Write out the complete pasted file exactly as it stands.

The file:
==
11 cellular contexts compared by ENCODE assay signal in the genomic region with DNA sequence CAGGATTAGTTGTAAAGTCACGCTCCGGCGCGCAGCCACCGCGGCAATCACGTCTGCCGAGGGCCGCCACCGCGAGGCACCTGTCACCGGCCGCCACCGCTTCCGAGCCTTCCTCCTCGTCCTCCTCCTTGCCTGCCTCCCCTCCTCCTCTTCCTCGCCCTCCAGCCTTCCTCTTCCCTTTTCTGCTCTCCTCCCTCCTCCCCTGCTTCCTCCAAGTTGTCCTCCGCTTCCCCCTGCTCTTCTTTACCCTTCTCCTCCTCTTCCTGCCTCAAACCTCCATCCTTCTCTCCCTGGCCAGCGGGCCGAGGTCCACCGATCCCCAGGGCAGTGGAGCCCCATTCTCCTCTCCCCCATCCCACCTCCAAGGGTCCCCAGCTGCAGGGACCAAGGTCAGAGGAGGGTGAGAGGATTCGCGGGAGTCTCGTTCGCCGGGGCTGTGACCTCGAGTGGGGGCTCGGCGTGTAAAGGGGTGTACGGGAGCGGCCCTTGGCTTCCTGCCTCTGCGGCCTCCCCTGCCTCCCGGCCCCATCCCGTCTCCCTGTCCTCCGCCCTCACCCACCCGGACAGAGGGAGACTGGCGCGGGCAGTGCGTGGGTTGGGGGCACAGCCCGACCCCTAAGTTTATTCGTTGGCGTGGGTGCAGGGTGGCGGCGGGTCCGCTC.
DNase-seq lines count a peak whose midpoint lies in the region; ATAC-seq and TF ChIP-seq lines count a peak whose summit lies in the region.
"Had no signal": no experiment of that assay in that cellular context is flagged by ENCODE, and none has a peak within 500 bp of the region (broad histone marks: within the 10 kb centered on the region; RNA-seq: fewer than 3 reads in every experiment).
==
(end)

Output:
11 cellular contexts compared by ENCODE assay signal in the genomic region with DNA sequence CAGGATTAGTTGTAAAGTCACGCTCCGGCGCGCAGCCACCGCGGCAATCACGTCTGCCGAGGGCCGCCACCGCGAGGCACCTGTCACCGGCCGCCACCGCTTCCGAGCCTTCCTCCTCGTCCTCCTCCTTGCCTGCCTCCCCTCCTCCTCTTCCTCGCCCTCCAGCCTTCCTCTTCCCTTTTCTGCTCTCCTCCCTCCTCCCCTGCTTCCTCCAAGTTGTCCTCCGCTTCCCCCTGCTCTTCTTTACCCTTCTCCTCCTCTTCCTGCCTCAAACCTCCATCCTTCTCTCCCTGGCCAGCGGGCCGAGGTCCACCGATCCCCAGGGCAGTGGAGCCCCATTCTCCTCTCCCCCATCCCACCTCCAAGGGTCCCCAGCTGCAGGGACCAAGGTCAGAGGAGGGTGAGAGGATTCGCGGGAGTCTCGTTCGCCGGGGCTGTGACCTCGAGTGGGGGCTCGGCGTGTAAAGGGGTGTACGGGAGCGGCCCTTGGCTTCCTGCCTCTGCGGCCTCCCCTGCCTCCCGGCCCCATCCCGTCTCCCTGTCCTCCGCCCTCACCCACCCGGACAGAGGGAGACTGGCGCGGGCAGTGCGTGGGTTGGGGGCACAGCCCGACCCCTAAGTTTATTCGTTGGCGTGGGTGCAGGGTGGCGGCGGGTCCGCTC.
DNase-seq lines count a peak whose midpoint lies in the region; ATAC-seq and TF ChIP-seq lines count a peak whose summit lies in the region.
"Had no signal": no experiment of that assay in that cellular context is flagged by ENCODE, and none has a peak within 500 bp of the region (broad histone marks: within the 10 kb centered on the region; RNA-seq: fewer than 3 reads in every experiment).